Scientists are in the process of development a pitch-side breathalyser that can be used to determine if a rugby player or footballer is suffering from concussion.
The aim of the device is to detect chemicals in the breath which are associated with concussion after a blow to the head.
This is an extremely condition and is often not recognised as there is no easy or practical method of testing it.
A trial of 40 students at the University of Birmingham may be the answer to the development of a suitable device, which will be available to amateur and professional clubs.
Concern for the health risks to athletes suffering head knocks, particularly children, is increasing. Some experts have gone as far as calling for a ban on headers in school-level football.
Both experts and players have raised strong criticism about a psychological concussion test which allows professional players to return to the game after a few minutes of being given the ‘all clear’.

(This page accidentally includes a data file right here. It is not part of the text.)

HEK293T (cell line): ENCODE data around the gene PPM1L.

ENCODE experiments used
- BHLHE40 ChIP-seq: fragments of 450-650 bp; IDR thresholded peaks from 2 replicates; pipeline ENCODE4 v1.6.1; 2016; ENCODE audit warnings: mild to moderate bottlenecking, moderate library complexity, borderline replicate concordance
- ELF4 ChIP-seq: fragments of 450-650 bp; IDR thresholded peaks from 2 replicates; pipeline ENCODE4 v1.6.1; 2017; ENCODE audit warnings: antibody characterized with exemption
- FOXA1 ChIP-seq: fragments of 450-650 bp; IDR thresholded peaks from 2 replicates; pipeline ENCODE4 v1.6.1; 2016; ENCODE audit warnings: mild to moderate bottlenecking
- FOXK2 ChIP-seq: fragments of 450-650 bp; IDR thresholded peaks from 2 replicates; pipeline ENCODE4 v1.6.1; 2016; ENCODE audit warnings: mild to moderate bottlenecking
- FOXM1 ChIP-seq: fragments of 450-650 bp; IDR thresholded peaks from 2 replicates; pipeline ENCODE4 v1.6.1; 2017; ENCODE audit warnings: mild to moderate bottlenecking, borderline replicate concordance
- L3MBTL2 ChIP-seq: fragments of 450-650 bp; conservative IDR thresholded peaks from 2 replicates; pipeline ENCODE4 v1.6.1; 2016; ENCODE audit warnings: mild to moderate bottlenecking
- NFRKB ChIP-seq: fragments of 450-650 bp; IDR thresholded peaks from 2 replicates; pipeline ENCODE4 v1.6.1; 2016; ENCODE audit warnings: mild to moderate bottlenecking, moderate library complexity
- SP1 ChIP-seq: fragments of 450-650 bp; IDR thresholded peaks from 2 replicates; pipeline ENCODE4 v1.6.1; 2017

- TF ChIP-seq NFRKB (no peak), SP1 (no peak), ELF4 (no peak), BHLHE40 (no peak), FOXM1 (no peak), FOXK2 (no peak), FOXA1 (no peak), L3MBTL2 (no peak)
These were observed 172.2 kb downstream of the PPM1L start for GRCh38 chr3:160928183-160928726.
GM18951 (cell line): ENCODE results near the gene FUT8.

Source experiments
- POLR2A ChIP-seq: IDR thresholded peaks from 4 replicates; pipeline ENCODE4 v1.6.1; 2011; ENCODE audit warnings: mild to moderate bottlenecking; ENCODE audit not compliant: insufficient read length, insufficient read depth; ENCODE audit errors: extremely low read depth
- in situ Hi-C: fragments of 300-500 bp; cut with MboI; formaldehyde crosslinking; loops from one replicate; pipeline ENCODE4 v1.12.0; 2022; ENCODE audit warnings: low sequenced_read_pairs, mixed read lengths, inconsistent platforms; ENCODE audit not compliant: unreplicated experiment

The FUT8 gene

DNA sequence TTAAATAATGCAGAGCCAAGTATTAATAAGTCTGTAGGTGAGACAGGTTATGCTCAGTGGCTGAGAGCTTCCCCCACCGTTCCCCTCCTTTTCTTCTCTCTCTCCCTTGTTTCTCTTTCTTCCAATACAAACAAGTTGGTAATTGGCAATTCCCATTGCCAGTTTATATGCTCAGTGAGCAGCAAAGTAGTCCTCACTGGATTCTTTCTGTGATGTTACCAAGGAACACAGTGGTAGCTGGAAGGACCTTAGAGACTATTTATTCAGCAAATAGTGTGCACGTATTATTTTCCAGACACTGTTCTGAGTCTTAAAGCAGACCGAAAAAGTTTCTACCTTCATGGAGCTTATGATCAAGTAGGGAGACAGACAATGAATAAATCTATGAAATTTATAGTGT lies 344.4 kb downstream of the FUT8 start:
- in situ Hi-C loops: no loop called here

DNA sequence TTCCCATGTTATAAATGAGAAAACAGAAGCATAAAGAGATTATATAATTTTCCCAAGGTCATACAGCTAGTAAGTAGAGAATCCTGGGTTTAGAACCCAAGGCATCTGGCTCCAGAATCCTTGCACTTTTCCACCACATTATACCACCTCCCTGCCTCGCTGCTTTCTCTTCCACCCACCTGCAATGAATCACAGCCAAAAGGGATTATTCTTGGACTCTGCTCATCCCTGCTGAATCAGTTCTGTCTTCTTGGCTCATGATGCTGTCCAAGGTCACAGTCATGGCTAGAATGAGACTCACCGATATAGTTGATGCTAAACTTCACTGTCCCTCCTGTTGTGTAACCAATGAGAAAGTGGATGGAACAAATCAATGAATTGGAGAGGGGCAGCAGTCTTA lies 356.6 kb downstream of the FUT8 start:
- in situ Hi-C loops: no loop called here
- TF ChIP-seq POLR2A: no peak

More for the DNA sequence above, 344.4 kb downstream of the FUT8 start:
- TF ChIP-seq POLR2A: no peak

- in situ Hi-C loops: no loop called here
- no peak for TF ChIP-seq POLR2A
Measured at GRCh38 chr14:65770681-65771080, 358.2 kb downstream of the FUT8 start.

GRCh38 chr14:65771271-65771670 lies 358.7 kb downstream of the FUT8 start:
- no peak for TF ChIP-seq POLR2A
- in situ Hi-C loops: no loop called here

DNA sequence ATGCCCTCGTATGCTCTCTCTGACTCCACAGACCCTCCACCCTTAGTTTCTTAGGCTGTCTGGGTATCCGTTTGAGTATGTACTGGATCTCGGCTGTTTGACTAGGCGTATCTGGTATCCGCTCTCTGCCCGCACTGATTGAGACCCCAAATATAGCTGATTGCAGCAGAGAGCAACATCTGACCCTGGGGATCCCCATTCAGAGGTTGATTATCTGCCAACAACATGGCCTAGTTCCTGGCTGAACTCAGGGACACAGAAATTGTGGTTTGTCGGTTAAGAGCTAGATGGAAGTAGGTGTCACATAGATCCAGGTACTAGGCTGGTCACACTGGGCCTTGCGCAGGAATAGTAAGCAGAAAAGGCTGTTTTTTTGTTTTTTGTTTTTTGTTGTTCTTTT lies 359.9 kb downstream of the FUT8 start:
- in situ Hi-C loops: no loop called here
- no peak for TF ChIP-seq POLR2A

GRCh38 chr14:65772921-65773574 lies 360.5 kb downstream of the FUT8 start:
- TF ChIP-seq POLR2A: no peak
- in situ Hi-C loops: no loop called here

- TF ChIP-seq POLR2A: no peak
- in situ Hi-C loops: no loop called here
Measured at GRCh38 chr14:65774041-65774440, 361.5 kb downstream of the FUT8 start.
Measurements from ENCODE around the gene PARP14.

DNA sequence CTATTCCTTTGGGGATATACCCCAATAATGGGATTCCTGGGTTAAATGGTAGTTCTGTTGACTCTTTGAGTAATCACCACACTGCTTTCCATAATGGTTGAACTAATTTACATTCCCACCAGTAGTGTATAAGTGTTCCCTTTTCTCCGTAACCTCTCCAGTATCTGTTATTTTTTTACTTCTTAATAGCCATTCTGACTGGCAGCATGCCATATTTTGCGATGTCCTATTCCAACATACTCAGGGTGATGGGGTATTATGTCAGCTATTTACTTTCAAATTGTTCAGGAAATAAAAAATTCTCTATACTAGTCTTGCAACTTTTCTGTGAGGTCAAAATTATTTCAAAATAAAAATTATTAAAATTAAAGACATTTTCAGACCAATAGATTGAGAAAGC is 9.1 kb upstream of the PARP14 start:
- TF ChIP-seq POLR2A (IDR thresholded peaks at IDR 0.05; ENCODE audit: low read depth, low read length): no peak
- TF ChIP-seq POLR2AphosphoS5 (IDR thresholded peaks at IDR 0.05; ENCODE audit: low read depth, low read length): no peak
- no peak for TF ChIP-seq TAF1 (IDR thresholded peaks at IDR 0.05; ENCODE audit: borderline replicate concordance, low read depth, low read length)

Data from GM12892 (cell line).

Evidence has shown that repeated head blows can cause serious damage, which may result in symptoms similar to dementia, as is often seen in boxers who are ‘punch-drunk’.
Scientists involved in the breathalyser research test said the Pitch-Side Concussion Assessment (PSCA) test which is being used by the International Rugby Board was possibly placing players at risk.
The University of Birmingham’s Professor Tony Belli said some players have stated that it is quite easy to fool the test. He said he was concerned about the use of this test. If a player has concussion and is returned to the playing field, he or she is being placed at risk.
A colleague at the university, Dr Michael Grey, stated that obvious concussion symptoms may only appear after a significant time.
The breathalyser would offer players and clubs a cheap, simple and robust technique of testing.
Experiments have indicated that small traces of particular chemicals linked to concussion can be detected in the urine, blood and possibly even in the breath of players. Researchers will assess the relationship between the levels of the molecules in urine and blood and the rates of concussion among young athletes.
Image Credit: Edward Morgan